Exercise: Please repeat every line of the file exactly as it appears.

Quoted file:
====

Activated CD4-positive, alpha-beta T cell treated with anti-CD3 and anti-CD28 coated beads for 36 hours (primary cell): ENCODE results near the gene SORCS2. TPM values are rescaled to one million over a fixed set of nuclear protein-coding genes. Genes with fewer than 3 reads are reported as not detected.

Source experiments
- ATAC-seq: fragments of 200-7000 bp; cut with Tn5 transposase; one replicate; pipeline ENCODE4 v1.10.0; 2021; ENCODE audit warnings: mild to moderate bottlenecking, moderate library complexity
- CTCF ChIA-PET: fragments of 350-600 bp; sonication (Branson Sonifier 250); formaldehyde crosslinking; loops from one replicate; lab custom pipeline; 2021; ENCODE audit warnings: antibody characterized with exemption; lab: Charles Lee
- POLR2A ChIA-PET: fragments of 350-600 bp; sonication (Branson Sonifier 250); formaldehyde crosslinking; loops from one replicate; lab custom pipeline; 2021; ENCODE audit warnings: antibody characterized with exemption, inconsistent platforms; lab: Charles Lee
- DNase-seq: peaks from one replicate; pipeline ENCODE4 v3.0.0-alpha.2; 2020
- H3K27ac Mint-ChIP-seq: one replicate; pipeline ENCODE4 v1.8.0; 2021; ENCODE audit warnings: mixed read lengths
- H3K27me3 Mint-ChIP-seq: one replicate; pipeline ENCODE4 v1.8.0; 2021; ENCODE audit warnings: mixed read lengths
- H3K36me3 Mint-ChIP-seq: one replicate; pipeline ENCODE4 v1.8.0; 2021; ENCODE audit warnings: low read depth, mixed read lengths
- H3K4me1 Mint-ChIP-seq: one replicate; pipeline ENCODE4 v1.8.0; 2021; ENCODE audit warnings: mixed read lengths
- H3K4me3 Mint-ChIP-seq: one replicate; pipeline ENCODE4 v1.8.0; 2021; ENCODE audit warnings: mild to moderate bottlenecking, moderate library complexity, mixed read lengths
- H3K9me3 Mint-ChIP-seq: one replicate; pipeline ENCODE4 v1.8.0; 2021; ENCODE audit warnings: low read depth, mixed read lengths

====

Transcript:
Activated CD4-positive, alpha-beta T cell treated with anti-CD3 and anti-CD28 coated beads for 36 hours (primary cell): ENCODE results near the gene SORCS2. TPM values are rescaled to one million over a fixed set of nuclear protein-coding genes. Genes with fewer than 3 reads are reported as not detected.

Source experiments
- ATAC-seq: fragments of 200-7000 bp; cut with Tn5 transposase; one replicate; pipeline ENCODE4 v1.10.0; 2021; ENCODE audit warnings: mild to moderate bottlenecking, moderate library complexity
- CTCF ChIA-PET: fragments of 350-600 bp; sonication (Branson Sonifier 250); formaldehyde crosslinking; loops from one replicate; lab custom pipeline; 2021; ENCODE audit warnings: antibody characterized with exemption; lab: Charles Lee
- POLR2A ChIA-PET: fragments of 350-600 bp; sonication (Branson Sonifier 250); formaldehyde crosslinking; loops from one replicate; lab custom pipeline; 2021; ENCODE audit warnings: antibody characterized with exemption, inconsistent platforms; lab: Charles Lee
- DNase-seq: peaks from one replicate; pipeline ENCODE4 v3.0.0-alpha.2; 2020
- H3K27ac Mint-ChIP-seq: one replicate; pipeline ENCODE4 v1.8.0; 2021; ENCODE audit warnings: mixed read lengths
- H3K27me3 Mint-ChIP-seq: one replicate; pipeline ENCODE4 v1.8.0; 2021; ENCODE audit warnings: mixed read lengths
- H3K36me3 Mint-ChIP-seq: one replicate; pipeline ENCODE4 v1.8.0; 2021; ENCODE audit warnings: low read depth, mixed read lengths
- H3K4me1 Mint-ChIP-seq: one replicate; pipeline ENCODE4 v1.8.0; 2021; ENCODE audit warnings: mixed read lengths
- H3K4me3 Mint-ChIP-seq: one replicate; pipeline ENCODE4 v1.8.0; 2021; ENCODE audit warnings: mild to moderate bottlenecking, moderate library complexity, mixed read lengths
- H3K9me3 Mint-ChIP-seq: one replicate; pipeline ENCODE4 v1.8.0; 2021; ENCODE audit warnings: low read depth, mixed read lengths